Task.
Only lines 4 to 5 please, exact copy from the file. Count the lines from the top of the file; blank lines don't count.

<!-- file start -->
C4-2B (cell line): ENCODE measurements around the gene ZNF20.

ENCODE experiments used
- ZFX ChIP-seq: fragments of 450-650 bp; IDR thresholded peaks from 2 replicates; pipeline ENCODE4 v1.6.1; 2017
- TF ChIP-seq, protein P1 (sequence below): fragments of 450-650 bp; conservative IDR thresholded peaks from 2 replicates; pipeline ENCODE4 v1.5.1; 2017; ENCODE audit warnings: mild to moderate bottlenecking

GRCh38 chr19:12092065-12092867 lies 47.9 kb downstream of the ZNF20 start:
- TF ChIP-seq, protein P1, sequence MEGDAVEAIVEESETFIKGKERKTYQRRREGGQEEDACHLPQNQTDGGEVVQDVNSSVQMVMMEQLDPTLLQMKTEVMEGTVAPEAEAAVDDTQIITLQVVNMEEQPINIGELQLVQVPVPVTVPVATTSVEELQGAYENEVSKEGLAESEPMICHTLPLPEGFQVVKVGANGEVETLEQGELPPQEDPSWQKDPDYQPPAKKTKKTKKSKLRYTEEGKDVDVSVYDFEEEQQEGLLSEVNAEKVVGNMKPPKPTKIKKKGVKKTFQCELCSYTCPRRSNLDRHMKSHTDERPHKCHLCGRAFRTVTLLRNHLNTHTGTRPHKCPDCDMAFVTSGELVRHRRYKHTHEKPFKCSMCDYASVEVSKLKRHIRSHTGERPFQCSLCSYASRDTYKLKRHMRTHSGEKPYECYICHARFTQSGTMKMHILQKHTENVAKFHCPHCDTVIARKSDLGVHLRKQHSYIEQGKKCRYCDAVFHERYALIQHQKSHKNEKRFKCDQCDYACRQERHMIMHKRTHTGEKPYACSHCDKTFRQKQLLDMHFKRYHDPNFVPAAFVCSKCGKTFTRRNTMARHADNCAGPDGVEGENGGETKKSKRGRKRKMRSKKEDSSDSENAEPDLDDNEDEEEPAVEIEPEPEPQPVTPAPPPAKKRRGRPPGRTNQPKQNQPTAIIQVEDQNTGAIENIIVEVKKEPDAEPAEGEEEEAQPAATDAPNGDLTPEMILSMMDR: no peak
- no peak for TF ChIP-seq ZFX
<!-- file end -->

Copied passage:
- TF ChIP-seq, protein P1 (sequence below): fragments of 450-650 bp; conservative IDR thresholded peaks from 2 replicates; pipeline ENCODE4 v1.5.1; 2017; ENCODE audit warnings: mild to moderate bottlenecking

GRCh38 chr19:12092065-12092867 lies 47.9 kb downstream of the ZNF20 start: